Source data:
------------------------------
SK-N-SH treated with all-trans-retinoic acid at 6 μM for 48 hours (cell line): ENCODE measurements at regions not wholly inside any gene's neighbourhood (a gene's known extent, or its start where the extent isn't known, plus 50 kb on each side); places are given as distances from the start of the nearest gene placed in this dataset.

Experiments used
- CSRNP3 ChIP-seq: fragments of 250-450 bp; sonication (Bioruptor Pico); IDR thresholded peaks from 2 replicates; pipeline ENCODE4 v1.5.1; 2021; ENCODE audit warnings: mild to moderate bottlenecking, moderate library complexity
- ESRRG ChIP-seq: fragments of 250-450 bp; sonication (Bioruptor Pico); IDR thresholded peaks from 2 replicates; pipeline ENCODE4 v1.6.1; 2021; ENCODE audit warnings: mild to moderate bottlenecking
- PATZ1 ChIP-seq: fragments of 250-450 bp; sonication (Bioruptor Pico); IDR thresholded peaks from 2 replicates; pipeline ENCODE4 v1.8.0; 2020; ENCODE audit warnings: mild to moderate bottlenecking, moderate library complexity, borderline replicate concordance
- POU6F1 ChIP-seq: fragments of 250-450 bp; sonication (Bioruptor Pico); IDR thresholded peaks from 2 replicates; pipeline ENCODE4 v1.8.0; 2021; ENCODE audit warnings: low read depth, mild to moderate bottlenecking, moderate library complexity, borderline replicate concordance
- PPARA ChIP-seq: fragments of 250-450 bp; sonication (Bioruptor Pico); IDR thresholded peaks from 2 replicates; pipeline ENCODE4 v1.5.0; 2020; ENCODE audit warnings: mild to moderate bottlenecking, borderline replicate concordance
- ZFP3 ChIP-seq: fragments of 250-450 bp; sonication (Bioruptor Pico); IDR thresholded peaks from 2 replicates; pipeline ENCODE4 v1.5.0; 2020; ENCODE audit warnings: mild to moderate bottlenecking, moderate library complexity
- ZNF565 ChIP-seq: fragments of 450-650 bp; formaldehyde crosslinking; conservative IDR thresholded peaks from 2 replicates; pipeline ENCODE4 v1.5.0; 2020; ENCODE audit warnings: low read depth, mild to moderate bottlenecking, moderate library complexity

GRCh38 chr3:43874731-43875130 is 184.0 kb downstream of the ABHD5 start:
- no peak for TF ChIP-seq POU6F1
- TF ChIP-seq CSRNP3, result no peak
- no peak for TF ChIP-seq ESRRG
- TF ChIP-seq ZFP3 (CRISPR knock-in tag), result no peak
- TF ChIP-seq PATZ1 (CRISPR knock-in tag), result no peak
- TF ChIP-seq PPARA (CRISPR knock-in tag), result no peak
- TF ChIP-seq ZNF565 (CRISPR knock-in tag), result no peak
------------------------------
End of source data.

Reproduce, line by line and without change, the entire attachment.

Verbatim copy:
SK-N-SH treated with all-trans-retinoic acid at 6 μM for 48 hours (cell line): ENCODE measurements at regions not wholly inside any gene's neighbourhood (a gene's known extent, or its start where the extent isn't known, plus 50 kb on each side); places are given as distances from the start of the nearest gene placed in this dataset.

Experiments used
- CSRNP3 ChIP-seq: fragments of 250-450 bp; sonication (Bioruptor Pico); IDR thresholded peaks from 2 replicates; pipeline ENCODE4 v1.5.1; 2021; ENCODE audit warnings: mild to moderate bottlenecking, moderate library complexity
- ESRRG ChIP-seq: fragments of 250-450 bp; sonication (Bioruptor Pico); IDR thresholded peaks from 2 replicates; pipeline ENCODE4 v1.6.1; 2021; ENCODE audit warnings: mild to moderate bottlenecking
- PATZ1 ChIP-seq: fragments of 250-450 bp; sonication (Bioruptor Pico); IDR thresholded peaks from 2 replicates; pipeline ENCODE4 v1.8.0; 2020; ENCODE audit warnings: mild to moderate bottlenecking, moderate library complexity, borderline replicate concordance
- POU6F1 ChIP-seq: fragments of 250-450 bp; sonication (Bioruptor Pico); IDR thresholded peaks from 2 replicates; pipeline ENCODE4 v1.8.0; 2021; ENCODE audit warnings: low read depth, mild to moderate bottlenecking, moderate library complexity, borderline replicate concordance
- PPARA ChIP-seq: fragments of 250-450 bp; sonication (Bioruptor Pico); IDR thresholded peaks from 2 replicates; pipeline ENCODE4 v1.5.0; 2020; ENCODE audit warnings: mild to moderate bottlenecking, borderline replicate concordance
- ZFP3 ChIP-seq: fragments of 250-450 bp; sonication (Bioruptor Pico); IDR thresholded peaks from 2 replicates; pipeline ENCODE4 v1.5.0; 2020; ENCODE audit warnings: mild to moderate bottlenecking, moderate library complexity
- ZNF565 ChIP-seq: fragments of 450-650 bp; formaldehyde crosslinking; conservative IDR thresholded peaks from 2 replicates; pipeline ENCODE4 v1.5.0; 2020; ENCODE audit warnings: low read depth, mild to moderate bottlenecking, moderate library complexity

GRCh38 chr3:43874731-43875130 is 184.0 kb downstream of the ABHD5 start:
- no peak for TF ChIP-seq POU6F1
- TF ChIP-seq CSRNP3, result no peak
- no peak for TF ChIP-seq ESRRG
- TF ChIP-seq ZFP3 (CRISPR knock-in tag), result no peak
- TF ChIP-seq PATZ1 (CRISPR knock-in tag), result no peak
- TF ChIP-seq PPARA (CRISPR knock-in tag), result no peak
- TF ChIP-seq ZNF565 (CRISPR knock-in tag), result no peak